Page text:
MFA Blog

FTTs Put a Dent in French and Italian Trading

Posted on August 5, 2013

Recently enacted financial transaction taxes in France and Italy have been affecting trading in France and Italy.  According to a recent Reuters article, while trading volume in Europe is up 14 percent in 2013 compared to 2012, trading in France and Italy has fallen 10 percent over that same time period.  Thomson Reuters Equity Market Share Reporter data also show that since the countries launched their FTTs – August 2012 for France and March 2013 for Italy – “their market shares have fallen as much as 30 percent and 45 percent, respectively,” the article noted.

These numbers come as broader European trade volume has increased.  “You have seen an uptick in the volume numbers across Europe but the difference is it’s now focused on UK and Germany; it’s not returning to France or Italy,” Rebecca Healy, senior analyst at TABB Group, told Reuters.  As she noted, many investors are turning instead to other markets such as those in Germany and the United Kingdom, while still others are looking at other market areas not impacted by the tax, such as contracts-for-difference, in which investors bet on the price movement of a stock without actually owning it.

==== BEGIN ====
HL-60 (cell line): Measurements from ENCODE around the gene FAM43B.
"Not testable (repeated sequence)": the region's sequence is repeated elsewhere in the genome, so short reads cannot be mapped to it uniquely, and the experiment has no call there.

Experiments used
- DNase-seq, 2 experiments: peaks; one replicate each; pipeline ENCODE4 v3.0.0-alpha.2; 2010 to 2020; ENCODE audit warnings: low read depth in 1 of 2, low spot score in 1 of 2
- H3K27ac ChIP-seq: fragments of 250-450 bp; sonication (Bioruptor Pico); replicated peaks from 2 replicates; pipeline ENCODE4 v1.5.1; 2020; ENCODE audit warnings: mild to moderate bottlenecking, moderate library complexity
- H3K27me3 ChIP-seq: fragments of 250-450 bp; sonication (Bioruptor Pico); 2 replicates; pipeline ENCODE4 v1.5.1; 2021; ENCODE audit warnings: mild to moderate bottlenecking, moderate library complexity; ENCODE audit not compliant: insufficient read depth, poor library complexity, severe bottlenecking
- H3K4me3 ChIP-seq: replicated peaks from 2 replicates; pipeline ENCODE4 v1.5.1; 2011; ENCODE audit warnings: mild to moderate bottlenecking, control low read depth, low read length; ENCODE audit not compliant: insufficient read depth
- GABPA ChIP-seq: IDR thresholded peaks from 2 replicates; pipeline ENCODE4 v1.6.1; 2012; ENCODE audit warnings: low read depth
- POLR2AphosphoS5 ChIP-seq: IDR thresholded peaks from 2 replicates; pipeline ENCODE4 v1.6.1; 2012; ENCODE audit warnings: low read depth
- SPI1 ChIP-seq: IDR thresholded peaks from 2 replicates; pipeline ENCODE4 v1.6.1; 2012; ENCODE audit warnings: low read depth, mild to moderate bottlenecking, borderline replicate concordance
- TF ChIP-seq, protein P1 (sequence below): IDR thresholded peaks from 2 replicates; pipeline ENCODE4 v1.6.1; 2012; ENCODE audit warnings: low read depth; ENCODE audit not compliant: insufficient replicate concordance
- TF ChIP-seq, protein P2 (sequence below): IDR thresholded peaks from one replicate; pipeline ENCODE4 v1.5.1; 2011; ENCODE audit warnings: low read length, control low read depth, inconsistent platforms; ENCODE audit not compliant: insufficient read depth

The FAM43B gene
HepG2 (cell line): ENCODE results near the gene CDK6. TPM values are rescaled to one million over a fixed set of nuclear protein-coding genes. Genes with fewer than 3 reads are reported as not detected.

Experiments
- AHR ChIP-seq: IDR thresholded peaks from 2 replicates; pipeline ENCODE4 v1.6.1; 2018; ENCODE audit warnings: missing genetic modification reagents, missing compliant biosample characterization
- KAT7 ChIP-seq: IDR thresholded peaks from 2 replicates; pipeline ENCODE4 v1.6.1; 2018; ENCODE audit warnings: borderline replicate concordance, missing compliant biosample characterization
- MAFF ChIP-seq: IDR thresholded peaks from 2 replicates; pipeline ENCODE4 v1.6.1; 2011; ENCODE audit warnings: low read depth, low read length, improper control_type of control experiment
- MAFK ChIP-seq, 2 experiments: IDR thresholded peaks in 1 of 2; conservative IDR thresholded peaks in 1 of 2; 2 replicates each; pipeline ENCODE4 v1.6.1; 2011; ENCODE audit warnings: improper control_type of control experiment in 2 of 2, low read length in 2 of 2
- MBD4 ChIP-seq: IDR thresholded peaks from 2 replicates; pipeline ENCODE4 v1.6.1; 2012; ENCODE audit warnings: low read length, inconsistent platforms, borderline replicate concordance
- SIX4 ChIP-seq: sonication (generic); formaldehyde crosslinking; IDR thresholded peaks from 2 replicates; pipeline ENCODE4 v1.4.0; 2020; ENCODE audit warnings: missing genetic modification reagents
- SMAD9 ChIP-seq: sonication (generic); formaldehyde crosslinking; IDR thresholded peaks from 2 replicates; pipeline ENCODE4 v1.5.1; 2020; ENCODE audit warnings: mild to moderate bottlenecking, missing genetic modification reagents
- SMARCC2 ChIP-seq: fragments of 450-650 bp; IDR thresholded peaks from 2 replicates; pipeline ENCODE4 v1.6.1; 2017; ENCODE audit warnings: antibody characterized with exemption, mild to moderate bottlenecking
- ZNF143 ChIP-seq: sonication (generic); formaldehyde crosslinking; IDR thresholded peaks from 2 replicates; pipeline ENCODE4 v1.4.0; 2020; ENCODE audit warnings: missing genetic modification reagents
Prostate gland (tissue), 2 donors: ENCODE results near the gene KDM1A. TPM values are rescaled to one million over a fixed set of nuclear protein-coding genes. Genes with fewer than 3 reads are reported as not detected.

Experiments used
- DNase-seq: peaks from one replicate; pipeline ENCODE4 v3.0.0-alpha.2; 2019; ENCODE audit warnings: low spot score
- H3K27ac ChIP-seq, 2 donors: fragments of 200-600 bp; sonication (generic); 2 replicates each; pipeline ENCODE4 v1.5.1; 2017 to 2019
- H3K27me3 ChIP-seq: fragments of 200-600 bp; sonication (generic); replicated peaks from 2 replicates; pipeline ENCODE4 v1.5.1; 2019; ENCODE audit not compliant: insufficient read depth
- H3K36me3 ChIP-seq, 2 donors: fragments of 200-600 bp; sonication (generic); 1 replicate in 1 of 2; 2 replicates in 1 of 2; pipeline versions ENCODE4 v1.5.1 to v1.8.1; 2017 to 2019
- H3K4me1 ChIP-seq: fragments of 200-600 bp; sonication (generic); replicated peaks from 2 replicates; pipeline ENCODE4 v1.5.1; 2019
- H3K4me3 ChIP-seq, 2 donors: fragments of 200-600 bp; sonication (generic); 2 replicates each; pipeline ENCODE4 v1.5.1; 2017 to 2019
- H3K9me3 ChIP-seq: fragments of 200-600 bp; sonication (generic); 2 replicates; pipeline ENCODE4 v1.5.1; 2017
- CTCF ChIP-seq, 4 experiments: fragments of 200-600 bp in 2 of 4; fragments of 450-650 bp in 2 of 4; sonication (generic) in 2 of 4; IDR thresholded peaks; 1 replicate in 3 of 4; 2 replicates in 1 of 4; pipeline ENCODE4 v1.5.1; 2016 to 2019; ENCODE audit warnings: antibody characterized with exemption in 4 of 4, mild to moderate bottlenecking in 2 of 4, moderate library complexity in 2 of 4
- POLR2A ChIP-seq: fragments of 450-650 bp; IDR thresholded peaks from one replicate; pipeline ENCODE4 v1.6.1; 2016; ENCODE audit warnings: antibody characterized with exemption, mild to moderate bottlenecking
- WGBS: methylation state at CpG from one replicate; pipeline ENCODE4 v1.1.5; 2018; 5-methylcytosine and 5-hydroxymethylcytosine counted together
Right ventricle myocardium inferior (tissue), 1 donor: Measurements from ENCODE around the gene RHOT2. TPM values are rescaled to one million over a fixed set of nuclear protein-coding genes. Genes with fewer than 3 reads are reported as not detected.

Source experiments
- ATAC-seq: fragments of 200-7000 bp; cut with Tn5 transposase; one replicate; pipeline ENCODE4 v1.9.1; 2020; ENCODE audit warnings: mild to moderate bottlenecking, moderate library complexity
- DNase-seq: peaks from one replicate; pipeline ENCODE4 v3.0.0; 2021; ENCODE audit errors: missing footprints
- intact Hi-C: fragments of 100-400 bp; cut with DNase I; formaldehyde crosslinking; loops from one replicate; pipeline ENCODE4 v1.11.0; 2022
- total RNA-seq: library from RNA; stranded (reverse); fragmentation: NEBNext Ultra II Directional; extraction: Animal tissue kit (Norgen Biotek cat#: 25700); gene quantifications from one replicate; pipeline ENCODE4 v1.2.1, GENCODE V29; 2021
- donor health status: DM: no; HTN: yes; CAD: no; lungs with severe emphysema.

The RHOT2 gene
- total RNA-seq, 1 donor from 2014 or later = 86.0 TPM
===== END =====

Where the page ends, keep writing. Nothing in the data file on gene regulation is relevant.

Reuters highlighted the fact that, due to the fall in trading and market share, Italy could end up collecting as little as one-fifth of the projected €1 billion from the FTT; France could see as little as one-third of the projected €800 million.  According to Reuters, in France, the market share of French-domiciled stocks against, “that of all other stocks in the European Union and Switzerland has fallen as much as 30 percent since last July.”  Since the launch of the FTT in Italy, market share of Italy-based stocks has dropped by as much as 45 percent, representing an average monthly share of only 5.9 percent of all EU and Switzerland trades.  This compares to an overall average the year before of 10.8 percent.

Learn more about the financial transaction taxes in France and Italy by reading more from Reuters here.